Prominent film festivals such as the Berlin Film Festival (Berlinale) offer red carpet events, press conferences, screenings and after-parties to those in the film industry. For many locals, however, Berlinale means an overcrowded city, fully booked restaurants and a frustrating hunt to find tickets. Occasionally, film aficionados might discover the works of talented directors under the festival’s Forum and Panorama sections or even score a ticket or two to the competing films. The process of purchasing tickets is tough: Tickets go on sale at 10 a.m. three days prior to the screening at and almost always sell out within seconds. Despite failing to see Wes Anderson’s world premiere of “Isle of Dogs” (2018) or any of the award winners, this reviewer was lucky enough to attend screenings of three movies, two of them competing for the Golden Bear, the festival’s top prize. Overall, these movies respond to the audience’s perceptions regarding a group or nation’s cinema by rejecting, accepting or complicating them.
A Queer Anti-Romance: “Tinta Bruta”
Queer narratives saw some mainstream success in 2017, namely through the release of Luca Guadagnino’s “Call Me By Your Name.” Such success fostered debates on the sheer (im)possibility of depicting intimate queer romances without a larger statement or narrative. “Tinta Bruta” responds to such debates by offering a queer anti-romance. The movie’s protagonist is Pedro, a shy introvert who earns his living through gay chat rooms and faces criminal charges for assaulting a bully. Although Pedro is in a queer relationship, the romance is never front and center. The movie chooses to focus on Pedro instead, and does a tremendous job portraying a character trapped by the adversities he faces as a queer man. With this goal, the movie ultimately shifts and reverses the debate and asks whether queer narratives can exist without concentrating on romance. Featuring stunning neon visuals involving and a catchy soundtrack including a feature from Anohni, “Tinta Bruta” is a rewarding discovery.
Throwback to Hollywood Mid-Budgets: “Don’t Worry, He Won’t Get Far On Foot”
“Don’t Worry, He Won’t Get Far On Foot” is Gus Van Sant’s much-anticipated return to the spotlight after critical flops “Restless” (2011), “Promised Land” (2012) and “The Sea of Trees” (2015). It is an adaptation of cartoonist John Callahan’s memoir of the same name, which centers on Callahan’s battle with alcoholism and physical disability. Joaquin Phoenix plays Callahan, and the film features an all-star cast including Jonah Hill, Jack Black, Rooney Mara and Carrie Brownstein. The casting, along with the uplifting storyline, makes it clear that Van Sant’s main inspiration is Oscar-winning Hollywood mid-budgets of the ’90s and early 2000s. Although Phoenix’s performance is top notch and the script has plenty of amusing moments, the movie fails to bring anything new to the table. The director’s ultimate offense is conforming too much to Hollywood conventions. Although the movie was well received at Sundance, it is surprising to see itamong the more ambitious, challenging movies in the competition.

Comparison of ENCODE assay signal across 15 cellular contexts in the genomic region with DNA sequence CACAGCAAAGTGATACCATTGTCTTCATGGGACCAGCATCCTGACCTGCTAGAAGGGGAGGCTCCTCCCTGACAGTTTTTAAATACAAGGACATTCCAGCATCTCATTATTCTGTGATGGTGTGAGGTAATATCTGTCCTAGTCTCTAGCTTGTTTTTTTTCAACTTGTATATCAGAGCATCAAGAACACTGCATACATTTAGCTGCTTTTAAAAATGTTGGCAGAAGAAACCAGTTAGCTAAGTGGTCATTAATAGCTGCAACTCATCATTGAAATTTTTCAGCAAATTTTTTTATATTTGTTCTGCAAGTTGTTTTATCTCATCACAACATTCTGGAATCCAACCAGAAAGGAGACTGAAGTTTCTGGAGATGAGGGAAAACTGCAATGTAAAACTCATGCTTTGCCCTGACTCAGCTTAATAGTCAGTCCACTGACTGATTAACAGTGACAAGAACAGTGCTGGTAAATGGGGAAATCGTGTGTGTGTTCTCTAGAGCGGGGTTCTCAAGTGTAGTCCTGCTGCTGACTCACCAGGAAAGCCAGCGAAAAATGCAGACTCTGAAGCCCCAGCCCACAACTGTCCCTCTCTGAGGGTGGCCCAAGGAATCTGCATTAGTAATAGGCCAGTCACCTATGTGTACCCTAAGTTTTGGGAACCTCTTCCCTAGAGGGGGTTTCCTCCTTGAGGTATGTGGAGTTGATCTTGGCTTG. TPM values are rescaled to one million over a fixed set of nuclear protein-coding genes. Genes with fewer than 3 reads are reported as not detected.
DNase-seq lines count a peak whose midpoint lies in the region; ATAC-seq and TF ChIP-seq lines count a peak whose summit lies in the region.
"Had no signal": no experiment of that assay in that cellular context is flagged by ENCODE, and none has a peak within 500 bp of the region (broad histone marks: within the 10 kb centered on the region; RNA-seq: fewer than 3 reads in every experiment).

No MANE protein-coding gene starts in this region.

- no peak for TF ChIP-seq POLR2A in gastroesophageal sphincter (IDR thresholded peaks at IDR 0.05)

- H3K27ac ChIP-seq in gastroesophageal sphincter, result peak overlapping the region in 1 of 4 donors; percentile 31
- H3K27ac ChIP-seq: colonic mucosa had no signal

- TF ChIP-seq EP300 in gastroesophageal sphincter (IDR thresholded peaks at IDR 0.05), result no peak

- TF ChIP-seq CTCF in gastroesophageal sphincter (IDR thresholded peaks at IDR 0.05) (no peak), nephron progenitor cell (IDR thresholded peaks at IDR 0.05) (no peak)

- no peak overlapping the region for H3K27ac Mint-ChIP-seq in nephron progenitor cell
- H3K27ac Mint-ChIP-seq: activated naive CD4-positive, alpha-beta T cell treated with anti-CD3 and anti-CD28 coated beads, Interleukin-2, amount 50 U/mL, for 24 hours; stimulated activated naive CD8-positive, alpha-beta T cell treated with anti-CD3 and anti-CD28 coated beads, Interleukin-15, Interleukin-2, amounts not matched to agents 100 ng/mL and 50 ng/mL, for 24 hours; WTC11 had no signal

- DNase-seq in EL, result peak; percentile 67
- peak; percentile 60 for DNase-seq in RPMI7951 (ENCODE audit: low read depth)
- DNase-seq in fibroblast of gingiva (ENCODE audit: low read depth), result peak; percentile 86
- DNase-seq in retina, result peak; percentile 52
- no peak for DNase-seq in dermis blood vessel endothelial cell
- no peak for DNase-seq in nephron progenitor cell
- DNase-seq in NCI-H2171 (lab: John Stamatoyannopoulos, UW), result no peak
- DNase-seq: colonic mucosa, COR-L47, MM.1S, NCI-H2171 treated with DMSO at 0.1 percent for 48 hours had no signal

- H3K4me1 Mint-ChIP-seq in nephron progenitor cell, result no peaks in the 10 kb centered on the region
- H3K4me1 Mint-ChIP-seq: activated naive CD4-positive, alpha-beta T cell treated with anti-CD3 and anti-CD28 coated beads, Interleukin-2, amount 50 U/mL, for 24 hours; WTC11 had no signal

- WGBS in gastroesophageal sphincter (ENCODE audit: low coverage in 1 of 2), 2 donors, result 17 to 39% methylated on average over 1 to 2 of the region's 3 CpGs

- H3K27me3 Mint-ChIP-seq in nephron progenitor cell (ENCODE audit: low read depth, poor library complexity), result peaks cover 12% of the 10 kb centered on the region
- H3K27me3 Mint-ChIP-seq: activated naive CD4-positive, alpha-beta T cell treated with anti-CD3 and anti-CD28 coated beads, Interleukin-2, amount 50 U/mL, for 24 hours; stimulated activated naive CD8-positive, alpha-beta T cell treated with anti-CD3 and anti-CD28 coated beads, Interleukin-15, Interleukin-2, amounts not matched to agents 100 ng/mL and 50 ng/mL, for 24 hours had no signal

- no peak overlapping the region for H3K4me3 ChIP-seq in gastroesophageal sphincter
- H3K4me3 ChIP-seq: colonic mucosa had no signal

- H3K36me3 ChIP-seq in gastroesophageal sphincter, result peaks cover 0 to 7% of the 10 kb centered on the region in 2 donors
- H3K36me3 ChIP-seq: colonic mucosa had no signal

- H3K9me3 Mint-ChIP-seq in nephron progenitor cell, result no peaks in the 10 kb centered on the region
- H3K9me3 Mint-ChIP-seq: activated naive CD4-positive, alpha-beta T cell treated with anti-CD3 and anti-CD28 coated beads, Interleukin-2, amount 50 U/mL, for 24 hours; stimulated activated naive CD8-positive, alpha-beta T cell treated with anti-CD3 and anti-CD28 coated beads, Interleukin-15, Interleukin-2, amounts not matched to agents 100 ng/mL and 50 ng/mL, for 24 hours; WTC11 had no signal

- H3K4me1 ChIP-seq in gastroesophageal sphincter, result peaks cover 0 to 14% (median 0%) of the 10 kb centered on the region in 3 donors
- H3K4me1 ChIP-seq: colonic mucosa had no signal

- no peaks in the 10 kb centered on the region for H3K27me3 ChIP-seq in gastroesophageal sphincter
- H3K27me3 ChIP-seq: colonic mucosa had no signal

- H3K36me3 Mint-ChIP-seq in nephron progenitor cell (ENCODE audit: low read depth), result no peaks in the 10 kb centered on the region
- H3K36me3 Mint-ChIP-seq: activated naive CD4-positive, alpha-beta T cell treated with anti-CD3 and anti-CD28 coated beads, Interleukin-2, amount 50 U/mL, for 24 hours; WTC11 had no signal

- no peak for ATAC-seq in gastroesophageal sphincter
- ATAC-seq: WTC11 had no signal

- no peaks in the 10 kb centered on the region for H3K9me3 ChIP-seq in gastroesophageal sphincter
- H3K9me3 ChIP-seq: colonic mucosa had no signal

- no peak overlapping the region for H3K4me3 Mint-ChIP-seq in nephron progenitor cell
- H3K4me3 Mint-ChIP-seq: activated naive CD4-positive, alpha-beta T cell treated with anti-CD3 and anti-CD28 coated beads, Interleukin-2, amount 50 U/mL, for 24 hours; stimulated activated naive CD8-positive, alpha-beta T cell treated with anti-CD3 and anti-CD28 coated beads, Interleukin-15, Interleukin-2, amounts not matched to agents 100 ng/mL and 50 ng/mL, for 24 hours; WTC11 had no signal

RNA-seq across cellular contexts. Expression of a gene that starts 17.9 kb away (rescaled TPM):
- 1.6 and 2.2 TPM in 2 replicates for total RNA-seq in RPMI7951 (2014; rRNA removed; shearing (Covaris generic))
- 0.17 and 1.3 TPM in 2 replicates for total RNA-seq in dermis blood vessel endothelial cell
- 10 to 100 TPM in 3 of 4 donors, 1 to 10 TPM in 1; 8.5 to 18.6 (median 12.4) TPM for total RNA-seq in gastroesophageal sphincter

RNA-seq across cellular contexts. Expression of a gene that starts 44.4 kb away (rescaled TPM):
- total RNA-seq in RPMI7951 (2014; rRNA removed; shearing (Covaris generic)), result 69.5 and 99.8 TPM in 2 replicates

Dark, Bloody Comedy set in Contemporary Iran: “Khook”
In a December 2010 TED Talk, visual artist Shirin Neshat declares, “Every Iranian artist, in one form or another, is political.” Mani Haghighi’s “Khook” verifies this. It provides a commentary on social media in a time in which the Iranian public’s access to it is denied and displays the government’s control over Iran’s film industry by having a blacklisted director as its protagonist. Yet, more importantly, “Khook” shatters Western audiences’ assumptions about contemporary Iran as well as what constitutes Iranian cinema. A complete inversion of the subtle, humanist filmmaking of famed Iranian directors Abbas Kiarostami and Asghar Farhadi, “Khook” is loud, vulgar and awfully entertaining to watch. It features several murders, a costume party and a dream sequence involving a neon tennis racket and Persian hard rock. Unjustly (but expectedly) overlooked at the awards ceremony, “Khook” will most likely remain an audience favorite instead of a critical darling.